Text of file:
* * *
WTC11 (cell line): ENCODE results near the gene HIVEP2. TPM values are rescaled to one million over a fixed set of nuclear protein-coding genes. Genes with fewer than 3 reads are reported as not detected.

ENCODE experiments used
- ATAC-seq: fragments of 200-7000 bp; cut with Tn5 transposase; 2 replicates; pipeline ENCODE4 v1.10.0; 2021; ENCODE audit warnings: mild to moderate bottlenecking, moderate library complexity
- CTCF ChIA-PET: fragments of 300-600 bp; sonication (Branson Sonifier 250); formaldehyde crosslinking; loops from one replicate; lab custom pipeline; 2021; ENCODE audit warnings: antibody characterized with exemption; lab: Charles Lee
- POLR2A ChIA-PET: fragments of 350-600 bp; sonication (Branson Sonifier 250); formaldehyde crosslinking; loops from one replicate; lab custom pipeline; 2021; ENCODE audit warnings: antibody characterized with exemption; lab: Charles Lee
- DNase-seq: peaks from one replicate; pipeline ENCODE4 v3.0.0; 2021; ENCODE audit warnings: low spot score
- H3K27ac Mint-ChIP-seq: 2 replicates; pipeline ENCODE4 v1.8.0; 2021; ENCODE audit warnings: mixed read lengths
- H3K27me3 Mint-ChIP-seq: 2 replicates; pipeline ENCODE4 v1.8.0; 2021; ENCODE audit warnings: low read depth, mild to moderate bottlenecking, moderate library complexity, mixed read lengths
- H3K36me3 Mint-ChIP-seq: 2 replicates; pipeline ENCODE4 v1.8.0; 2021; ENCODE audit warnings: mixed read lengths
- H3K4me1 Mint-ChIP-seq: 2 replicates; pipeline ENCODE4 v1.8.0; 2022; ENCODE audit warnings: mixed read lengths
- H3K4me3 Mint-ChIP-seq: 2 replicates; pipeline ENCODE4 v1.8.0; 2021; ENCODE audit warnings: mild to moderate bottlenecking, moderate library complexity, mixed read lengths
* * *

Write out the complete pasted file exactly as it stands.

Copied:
WTC11 (cell line): ENCODE results near the gene HIVEP2. TPM values are rescaled to one million over a fixed set of nuclear protein-coding genes. Genes with fewer than 3 reads are reported as not detected.

ENCODE experiments used
- ATAC-seq: fragments of 200-7000 bp; cut with Tn5 transposase; 2 replicates; pipeline ENCODE4 v1.10.0; 2021; ENCODE audit warnings: mild to moderate bottlenecking, moderate library complexity
- CTCF ChIA-PET: fragments of 300-600 bp; sonication (Branson Sonifier 250); formaldehyde crosslinking; loops from one replicate; lab custom pipeline; 2021; ENCODE audit warnings: antibody characterized with exemption; lab: Charles Lee
- POLR2A ChIA-PET: fragments of 350-600 bp; sonication (Branson Sonifier 250); formaldehyde crosslinking; loops from one replicate; lab custom pipeline; 2021; ENCODE audit warnings: antibody characterized with exemption; lab: Charles Lee
- DNase-seq: peaks from one replicate; pipeline ENCODE4 v3.0.0; 2021; ENCODE audit warnings: low spot score
- H3K27ac Mint-ChIP-seq: 2 replicates; pipeline ENCODE4 v1.8.0; 2021; ENCODE audit warnings: mixed read lengths
- H3K27me3 Mint-ChIP-seq: 2 replicates; pipeline ENCODE4 v1.8.0; 2021; ENCODE audit warnings: low read depth, mild to moderate bottlenecking, moderate library complexity, mixed read lengths
- H3K36me3 Mint-ChIP-seq: 2 replicates; pipeline ENCODE4 v1.8.0; 2021; ENCODE audit warnings: mixed read lengths
- H3K4me1 Mint-ChIP-seq: 2 replicates; pipeline ENCODE4 v1.8.0; 2022; ENCODE audit warnings: mixed read lengths
- H3K4me3 Mint-ChIP-seq: 2 replicates; pipeline ENCODE4 v1.8.0; 2021; ENCODE audit warnings: mild to moderate bottlenecking, moderate library complexity, mixed read lengths